DETROIT — Call it the Mazda Miata or the Mazda MX-5 or the Mazda MX-5 Miata — this roadster has built a following of loyal enthusiasts that has lasted through its 30-year lifespan. Now in its fourth generation, the Mazda MX-5 shows no sign of losing its appeal.

Some facts: One million have been sold since it was introduced at the 1989 Chicago Auto Show. I still call it the Miata and I test drove the 2018 Mazda MX-5 RF. Deciphered, that RF meant retractable fastback (top). In other words, my test roadster was a hardtop convertible. The fully automatic top lowered into the trunk in a very swift 13 seconds.

The Miata is a throwback to the British roadsters of the 1950s. Those cars couldn’t overpower with brute force. They were light and it was the horsepower to weight ratio that made them athletic. The same holds true for the Miata.

My test vehicle tipped the scales at 2,381 lbs. That was for the six speed manual transmission, the six speed automatic weighed 49 lbs. more. The car had a 2.0 liter 155 horsepower four cylinder engine that made 148 pound-feet of torque. And of course, it was rear-wheel-drive.

With small roadsters the fun is in the handling, the ride and the feeling of being glued to the road. My test vehicle maneuvered like a go-kart. It only took a twitch of the steering wheel and I was off in another direction.

The car had a double wishbone front suspension and a multi-link set up in the rear. It had stabilizer bars fore and aft as well as gas filled dampers, read shock absorbers, shock tower braces in the front and power rack & pinion steering.

This sounds like a pretty straight forward setup but it was an intricate balance. On one hand I could feel every bump in the road. That’s what makes a roadster a roadster. But on the other hand going around a particularly curving cruddy piece of road I noticed there was no wheel skip which I expected. That to me was impressive engineering.

With the top down, the MX-5 was exhilarating. The six-speed manual was smooth and easy to shift. And with a car this swift and this light, downshifting added extra braking force when needed and I needed it a few times during the course of the week.

Inside there was a simple straightforward layout. Jutting up out of the top of the dash was the infotainment system with a 7-inch, full-color touchscreen display and voice command. I rarely bother with voice controls but I did use the navigation system once. It was intuitive, pretty easy to use and it got me to where I was going. You can’t ask for more than that.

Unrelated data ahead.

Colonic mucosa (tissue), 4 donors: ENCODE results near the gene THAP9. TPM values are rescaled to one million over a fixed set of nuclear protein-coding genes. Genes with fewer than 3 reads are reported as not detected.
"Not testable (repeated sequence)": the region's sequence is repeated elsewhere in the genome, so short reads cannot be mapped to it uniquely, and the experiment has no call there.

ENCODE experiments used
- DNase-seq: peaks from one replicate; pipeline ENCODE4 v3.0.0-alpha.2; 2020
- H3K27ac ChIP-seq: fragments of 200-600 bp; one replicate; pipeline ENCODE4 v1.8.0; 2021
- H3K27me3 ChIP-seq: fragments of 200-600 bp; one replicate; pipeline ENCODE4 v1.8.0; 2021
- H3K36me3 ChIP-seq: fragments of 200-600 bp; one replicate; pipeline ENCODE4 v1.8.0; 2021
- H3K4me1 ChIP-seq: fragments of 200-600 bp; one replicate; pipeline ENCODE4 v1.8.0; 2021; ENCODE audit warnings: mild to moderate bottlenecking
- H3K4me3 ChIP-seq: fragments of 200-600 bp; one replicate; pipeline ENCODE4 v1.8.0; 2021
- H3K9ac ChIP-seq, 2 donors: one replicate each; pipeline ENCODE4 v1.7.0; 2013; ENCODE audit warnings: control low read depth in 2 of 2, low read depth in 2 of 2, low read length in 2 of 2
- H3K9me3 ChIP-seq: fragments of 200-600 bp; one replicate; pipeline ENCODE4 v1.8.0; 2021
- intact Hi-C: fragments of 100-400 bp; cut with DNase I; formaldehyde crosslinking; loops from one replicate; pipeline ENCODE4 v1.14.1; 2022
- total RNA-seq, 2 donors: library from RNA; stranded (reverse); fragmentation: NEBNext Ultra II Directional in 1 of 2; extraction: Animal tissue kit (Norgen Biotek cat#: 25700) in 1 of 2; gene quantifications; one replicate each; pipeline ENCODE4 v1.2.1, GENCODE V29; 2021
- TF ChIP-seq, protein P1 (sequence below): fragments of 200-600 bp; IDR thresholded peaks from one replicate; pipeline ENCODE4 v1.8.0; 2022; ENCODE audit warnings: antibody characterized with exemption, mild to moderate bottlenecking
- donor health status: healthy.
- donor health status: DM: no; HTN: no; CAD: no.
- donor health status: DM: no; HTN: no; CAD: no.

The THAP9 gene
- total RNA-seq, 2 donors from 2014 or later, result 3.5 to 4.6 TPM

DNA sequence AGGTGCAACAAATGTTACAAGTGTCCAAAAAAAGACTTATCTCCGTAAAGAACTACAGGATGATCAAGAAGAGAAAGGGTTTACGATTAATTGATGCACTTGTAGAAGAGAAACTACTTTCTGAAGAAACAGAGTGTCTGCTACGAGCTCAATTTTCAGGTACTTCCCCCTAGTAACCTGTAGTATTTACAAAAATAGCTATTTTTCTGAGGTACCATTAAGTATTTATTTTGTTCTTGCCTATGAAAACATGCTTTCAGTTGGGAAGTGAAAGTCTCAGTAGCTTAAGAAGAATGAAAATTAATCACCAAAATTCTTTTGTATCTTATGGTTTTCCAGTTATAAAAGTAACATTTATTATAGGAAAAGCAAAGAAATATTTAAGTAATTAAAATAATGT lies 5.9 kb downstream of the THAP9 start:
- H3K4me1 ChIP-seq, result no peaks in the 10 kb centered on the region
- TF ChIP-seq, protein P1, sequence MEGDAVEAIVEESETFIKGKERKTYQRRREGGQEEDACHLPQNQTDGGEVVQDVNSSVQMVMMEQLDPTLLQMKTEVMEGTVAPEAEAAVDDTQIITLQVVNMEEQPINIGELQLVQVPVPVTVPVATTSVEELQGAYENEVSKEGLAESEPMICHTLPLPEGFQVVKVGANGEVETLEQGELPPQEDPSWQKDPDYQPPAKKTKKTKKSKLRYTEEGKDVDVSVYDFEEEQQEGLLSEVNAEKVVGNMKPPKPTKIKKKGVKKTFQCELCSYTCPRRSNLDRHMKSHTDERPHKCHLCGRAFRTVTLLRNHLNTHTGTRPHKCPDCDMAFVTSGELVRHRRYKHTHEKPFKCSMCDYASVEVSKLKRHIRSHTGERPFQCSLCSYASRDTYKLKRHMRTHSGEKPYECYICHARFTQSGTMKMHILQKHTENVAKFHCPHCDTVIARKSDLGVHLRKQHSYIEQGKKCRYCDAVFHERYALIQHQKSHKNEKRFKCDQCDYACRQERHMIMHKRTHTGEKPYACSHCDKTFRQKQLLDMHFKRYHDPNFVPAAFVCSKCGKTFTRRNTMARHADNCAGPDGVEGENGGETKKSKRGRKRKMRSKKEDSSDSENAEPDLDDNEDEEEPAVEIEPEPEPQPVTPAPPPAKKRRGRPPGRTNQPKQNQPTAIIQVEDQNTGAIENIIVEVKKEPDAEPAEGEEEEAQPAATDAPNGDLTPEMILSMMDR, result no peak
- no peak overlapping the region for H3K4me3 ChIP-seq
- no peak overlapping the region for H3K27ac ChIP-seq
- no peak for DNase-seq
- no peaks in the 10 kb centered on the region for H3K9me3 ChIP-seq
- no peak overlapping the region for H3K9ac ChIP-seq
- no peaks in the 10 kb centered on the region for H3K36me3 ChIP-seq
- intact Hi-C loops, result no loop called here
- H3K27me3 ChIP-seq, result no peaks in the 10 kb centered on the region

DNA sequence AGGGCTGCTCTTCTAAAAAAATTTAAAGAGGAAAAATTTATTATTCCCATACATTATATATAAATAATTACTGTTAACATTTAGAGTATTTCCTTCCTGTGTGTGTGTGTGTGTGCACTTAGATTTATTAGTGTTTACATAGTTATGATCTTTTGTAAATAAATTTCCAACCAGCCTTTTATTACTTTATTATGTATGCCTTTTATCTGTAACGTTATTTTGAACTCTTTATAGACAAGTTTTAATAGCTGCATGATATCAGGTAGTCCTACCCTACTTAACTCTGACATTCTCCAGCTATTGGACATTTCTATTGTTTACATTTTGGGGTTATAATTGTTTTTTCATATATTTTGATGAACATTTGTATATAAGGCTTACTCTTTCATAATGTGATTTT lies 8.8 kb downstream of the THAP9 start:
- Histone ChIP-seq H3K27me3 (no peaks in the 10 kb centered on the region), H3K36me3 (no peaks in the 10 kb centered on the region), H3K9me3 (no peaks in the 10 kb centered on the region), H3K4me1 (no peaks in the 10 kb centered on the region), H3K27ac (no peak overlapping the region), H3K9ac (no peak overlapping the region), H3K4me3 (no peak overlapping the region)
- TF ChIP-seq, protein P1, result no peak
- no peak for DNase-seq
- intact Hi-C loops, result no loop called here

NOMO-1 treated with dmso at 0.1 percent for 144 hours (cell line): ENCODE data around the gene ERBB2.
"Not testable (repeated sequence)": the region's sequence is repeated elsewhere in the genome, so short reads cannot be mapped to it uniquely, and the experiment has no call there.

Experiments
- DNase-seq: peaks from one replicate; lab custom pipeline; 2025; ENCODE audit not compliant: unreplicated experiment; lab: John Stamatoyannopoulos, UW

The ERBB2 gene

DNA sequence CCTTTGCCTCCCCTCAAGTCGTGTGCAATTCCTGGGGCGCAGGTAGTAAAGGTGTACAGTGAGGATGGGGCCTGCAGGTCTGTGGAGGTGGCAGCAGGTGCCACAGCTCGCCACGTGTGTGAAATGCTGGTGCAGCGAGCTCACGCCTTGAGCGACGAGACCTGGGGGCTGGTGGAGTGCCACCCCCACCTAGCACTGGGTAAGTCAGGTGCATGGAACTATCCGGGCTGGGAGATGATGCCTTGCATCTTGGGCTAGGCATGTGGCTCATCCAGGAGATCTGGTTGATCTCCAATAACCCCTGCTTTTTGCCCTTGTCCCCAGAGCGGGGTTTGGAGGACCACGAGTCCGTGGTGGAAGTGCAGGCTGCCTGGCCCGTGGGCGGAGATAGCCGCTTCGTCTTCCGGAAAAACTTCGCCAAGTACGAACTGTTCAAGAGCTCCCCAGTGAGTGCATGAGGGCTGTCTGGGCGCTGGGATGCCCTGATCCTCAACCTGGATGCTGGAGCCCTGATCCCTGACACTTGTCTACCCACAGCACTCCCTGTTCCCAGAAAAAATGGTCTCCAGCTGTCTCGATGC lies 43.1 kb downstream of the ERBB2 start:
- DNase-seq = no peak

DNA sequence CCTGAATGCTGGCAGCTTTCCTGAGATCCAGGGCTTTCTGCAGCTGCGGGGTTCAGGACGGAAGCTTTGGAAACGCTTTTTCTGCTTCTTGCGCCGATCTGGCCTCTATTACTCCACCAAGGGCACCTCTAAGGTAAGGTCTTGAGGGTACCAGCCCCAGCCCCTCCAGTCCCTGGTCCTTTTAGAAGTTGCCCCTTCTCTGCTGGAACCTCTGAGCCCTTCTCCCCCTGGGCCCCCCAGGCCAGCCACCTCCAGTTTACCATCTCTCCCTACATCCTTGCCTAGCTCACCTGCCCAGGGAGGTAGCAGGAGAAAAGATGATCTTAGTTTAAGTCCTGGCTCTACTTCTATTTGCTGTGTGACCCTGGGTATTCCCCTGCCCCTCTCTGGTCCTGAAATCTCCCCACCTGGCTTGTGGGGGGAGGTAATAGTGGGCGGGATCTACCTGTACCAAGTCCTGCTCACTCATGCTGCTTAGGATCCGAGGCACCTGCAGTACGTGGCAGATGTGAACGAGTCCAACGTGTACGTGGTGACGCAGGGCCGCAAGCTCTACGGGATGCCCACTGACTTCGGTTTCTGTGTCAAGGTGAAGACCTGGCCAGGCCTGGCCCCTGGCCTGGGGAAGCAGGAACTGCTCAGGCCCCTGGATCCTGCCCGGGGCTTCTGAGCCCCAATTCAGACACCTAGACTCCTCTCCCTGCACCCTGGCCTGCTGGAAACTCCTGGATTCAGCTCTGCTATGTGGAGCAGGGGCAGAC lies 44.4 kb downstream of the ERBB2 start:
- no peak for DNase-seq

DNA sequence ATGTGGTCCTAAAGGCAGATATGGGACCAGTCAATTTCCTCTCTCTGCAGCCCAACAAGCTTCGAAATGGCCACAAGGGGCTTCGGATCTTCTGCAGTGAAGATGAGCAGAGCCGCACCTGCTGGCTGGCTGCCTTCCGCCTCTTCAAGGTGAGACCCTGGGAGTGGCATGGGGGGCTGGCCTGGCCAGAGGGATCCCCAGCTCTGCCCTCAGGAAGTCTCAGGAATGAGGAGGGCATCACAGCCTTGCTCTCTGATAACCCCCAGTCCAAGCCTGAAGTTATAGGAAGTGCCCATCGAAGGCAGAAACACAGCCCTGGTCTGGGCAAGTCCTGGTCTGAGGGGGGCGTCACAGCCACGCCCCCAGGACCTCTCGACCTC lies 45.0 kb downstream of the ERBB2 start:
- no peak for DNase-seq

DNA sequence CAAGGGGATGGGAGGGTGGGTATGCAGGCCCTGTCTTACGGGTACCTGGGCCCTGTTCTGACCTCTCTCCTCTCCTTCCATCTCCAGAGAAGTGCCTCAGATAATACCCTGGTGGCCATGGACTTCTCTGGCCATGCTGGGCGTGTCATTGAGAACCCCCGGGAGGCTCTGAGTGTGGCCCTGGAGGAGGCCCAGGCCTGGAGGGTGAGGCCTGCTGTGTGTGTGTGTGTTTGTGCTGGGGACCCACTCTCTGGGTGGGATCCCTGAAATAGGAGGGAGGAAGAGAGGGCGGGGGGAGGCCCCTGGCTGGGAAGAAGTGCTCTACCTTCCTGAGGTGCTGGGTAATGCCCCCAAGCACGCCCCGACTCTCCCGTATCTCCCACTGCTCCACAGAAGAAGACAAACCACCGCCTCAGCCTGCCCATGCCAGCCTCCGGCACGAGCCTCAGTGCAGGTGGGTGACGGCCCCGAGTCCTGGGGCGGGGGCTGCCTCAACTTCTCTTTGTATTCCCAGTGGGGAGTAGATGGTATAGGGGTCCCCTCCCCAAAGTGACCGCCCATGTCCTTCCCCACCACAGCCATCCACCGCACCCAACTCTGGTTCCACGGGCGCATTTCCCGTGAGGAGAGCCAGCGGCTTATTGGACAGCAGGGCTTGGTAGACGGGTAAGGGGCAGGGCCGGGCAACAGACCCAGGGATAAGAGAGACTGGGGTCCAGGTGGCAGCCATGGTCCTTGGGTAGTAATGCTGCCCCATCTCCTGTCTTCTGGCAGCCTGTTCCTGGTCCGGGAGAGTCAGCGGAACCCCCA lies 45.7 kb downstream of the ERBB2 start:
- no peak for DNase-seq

I test drove the last generation Miata and a glaring deficiency was that technology had left the car in the dust. Mazda has caught up. This test vehicle had satellite radio, voice controls and two USB jacks.

There was what Mazda called a multifunction commander control or what I call a mouse for the infotainment and information screen. The dial was in the center console next to the hydraulic emergency brake. The bucket seats were black and the interior was accentuated with red stitching. The top of the interior door trim matched the exterior. In my case it was ceramic metallic, or cream colored.

I had the club trim line exterior. One of its accessories was a premium nine-speaker audio system. The car had a smart key and push button start stop. There was Bluetooth for hands free phone operation.

I was impressed with the blind spot alert as well as the cross traffic alert. This was the first time I experienced the latter without a rearview camera. The car also had tire pressure monitoring and there were 17-inch aluminum alloy wheels.

The base price for this test vehicle was $31,555. But I had Brembo front brakes, calipers and rotors. And we had an appearance package that included a front air dam, rear spoiler, and rear bumper skirt as well as side sill extensions.

Add $3,400 worth of options, the $835 freight charge and the total came to $35,790. That’s not bad for a car that has thus far proved to be timeless.

Frank S. Washington is editor of

This correspondent is a guest contributor to The Washington Informer.

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